Malawi’s child abuse prevalence soaring

A new study by the Centre for Human Rights, Education and Advice and Assistance (Chreaa) has exposed a grim picture of Malawi’s efforts to curb rising cases of child abuse with figures showing a surge in the country.

For instance, Chreaa’s figures recorded from Queen Elizabeth Central Hospital’s (Qech) One Stop Centre (OSC) in the past 36 months indicate that over 1 300 children were sexually and physically victimised in Blantyre alone.

The survey conducted in Blantyre shows a steady rise in abuse cases with 2015 registering 396 minors, 2016 recording 446, while 2017 recorded approximately 540. Most victims in all the cases were minors aged between six and 16 years.

This confirms an earlier assessment by the United Nations Children’s Fund (Unicef) which also uncovered an increase in such abuse cases last year.

Development coordinator for Chreaa’s Access to Paralegal Aid Services at OSC Project, Siphiwe Malihera, attributed the rise in the cases to ignorance among communities and inadequate forensic resources in OSCs, where sexual and physical abuse cases are recorded for trial in the courts.

He said this in Blantyre on Tuesday during the launch of the project which aims to improve child protection and justice delivery to child victims of sexual abuse in the country.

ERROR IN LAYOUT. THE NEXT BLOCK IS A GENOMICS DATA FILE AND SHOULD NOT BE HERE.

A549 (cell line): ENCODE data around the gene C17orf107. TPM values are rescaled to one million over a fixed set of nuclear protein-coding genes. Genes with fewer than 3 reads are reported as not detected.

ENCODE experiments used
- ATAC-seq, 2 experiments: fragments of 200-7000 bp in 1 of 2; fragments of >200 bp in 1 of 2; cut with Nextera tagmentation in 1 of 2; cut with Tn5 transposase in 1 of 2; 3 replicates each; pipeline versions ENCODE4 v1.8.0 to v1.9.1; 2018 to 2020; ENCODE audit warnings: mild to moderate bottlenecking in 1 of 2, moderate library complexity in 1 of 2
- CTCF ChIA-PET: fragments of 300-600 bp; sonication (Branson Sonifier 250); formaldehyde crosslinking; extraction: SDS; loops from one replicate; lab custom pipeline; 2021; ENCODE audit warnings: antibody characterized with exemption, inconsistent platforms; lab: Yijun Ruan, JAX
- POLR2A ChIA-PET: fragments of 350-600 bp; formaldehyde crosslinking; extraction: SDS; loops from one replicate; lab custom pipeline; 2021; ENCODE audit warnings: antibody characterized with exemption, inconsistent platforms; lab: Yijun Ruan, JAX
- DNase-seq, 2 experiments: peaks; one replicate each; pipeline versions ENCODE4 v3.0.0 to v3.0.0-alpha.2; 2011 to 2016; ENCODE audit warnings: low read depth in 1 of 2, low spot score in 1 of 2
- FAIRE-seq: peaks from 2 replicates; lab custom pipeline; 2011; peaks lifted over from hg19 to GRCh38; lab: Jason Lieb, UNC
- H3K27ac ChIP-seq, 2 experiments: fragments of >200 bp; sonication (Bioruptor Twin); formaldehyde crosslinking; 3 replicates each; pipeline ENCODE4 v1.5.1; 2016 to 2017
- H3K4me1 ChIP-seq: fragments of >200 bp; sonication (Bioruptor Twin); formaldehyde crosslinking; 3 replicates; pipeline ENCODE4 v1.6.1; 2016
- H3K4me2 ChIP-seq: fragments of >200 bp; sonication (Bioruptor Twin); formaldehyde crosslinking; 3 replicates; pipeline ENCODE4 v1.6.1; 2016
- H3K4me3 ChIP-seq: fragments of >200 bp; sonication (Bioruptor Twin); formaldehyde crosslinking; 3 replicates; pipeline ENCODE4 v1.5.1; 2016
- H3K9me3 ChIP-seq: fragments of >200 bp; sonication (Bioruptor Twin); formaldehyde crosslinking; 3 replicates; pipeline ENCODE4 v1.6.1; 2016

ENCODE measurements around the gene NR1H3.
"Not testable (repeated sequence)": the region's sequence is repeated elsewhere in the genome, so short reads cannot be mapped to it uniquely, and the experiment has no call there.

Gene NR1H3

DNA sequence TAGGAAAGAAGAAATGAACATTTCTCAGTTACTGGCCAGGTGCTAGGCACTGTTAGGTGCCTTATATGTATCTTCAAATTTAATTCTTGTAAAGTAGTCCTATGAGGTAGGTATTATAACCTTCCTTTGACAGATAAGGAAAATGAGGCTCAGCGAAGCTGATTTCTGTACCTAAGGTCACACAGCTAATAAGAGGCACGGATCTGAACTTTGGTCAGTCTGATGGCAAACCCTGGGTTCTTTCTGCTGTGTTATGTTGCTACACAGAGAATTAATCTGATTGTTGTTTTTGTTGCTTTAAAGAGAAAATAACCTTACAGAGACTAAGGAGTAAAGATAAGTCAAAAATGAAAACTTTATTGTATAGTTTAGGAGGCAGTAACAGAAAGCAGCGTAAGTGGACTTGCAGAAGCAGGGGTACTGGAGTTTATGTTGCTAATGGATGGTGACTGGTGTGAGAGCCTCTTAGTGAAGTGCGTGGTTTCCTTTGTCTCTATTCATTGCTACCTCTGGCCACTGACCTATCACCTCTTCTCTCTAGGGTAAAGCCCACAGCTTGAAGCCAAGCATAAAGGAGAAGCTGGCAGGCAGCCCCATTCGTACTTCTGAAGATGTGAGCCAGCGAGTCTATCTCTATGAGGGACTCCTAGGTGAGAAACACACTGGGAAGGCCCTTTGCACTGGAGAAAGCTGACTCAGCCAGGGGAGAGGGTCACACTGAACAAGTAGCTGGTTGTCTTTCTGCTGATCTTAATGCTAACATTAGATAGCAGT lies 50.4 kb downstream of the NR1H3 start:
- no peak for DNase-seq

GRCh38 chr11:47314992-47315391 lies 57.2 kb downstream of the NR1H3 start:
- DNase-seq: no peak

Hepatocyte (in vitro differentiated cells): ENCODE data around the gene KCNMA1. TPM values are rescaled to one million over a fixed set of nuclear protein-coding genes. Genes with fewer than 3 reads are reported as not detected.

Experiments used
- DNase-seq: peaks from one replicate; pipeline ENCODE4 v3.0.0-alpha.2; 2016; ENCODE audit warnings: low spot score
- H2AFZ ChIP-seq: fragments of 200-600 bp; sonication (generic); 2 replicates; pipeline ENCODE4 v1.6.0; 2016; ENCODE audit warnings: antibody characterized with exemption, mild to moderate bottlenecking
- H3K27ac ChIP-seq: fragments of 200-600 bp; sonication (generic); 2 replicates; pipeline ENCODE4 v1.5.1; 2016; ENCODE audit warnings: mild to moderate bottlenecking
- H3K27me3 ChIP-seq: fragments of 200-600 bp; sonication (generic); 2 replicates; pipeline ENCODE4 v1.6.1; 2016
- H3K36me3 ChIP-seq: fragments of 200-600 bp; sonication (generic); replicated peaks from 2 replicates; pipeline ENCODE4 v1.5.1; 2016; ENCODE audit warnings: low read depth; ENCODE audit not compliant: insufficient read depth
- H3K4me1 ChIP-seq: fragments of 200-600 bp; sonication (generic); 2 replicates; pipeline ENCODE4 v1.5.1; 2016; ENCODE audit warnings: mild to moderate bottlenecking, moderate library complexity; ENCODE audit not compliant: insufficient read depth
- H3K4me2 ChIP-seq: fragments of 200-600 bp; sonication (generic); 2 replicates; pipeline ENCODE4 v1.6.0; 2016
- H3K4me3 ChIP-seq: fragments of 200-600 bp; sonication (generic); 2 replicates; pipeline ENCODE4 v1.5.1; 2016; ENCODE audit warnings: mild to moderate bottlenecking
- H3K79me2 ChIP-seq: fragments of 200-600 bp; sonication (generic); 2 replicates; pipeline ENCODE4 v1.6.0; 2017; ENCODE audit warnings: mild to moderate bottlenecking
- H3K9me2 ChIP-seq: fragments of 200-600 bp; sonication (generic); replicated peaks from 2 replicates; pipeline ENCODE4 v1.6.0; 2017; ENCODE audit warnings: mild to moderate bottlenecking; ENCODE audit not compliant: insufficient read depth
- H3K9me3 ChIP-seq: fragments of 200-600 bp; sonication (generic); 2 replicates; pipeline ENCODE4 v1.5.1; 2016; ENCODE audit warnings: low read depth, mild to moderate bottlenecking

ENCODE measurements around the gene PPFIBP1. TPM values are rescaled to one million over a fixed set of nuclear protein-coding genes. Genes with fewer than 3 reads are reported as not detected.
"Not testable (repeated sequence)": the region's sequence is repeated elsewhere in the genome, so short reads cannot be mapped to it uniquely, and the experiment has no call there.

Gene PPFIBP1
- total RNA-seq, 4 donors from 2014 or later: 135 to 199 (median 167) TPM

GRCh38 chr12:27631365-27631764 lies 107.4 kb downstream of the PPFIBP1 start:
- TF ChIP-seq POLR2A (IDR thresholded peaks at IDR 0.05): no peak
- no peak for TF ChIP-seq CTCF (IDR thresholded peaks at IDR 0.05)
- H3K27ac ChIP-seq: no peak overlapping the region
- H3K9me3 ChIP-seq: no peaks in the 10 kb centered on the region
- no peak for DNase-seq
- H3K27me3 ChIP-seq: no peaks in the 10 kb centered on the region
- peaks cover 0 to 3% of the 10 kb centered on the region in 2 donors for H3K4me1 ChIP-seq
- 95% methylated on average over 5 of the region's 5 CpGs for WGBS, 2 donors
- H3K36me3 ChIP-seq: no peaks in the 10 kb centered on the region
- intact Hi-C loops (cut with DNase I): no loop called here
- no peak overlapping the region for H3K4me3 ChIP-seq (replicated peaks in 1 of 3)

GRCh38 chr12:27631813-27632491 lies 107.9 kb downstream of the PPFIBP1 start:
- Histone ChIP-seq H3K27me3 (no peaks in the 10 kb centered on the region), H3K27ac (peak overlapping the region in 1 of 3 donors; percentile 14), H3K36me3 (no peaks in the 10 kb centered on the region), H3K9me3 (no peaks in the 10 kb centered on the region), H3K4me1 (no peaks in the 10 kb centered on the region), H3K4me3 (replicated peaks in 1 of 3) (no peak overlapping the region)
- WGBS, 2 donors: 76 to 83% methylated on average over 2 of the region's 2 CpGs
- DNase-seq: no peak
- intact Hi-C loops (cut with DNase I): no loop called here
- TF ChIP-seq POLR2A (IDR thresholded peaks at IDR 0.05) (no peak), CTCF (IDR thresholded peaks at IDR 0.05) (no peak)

Maliherah said: “These child abuse trends in the country are disheartening and the results pathetic because most of the cases were never concluded at trial, which means about 90 percent of the perpetrators were left scot-free

“Most likely when perpetrators are not convicted they reoffend, thereby increasing the prevalence rate.”

According to Maliherah, over 90 percent of child abuse cases are discontinued in the courts due to insufficient evidence bordering on poor police investigation or are withdrawn by the child’s family because the perpetrators are mostly family members.

In her presentation, Justice Zione Ntaba, a High Court judge who sits at the High Court Zomba Registry, urged prosecutors in the country to strive for tangible evidence.

“Every case has to be dealt with on its own facts. If the evidence that is brought is not strong, then the issue can hardly be proved beyond reasonable doubt because beyond a reasonable doubt is a big burden of truth,” said Ntaba in her address to 40 police prosecutors and child rights protection officers who attended the presentation.

One of the prosecutors, Superintendent Memory Mgeni, from Southern Region Police Headquarters bemoaned the slow progress of investigations due to lack of key resources like forensic labs in OSCs and inadequate court personnel to speed up the case trials.

According to Unicef, about 27 percent of Malawian adolescent girls aged between 15 to 19 have experienced forced sexual intercourse in their lifetime, mainly from known perpetrators such as friends, classmates and current or former partners or boyfriends.

In an earlier interview, Principal Secretary (PS) in the Ministry of Gender, Children, Disability and Social Welfare, Esmie Kainja, said it is not government’s responsibility alone to stop violence against children and adolescents.

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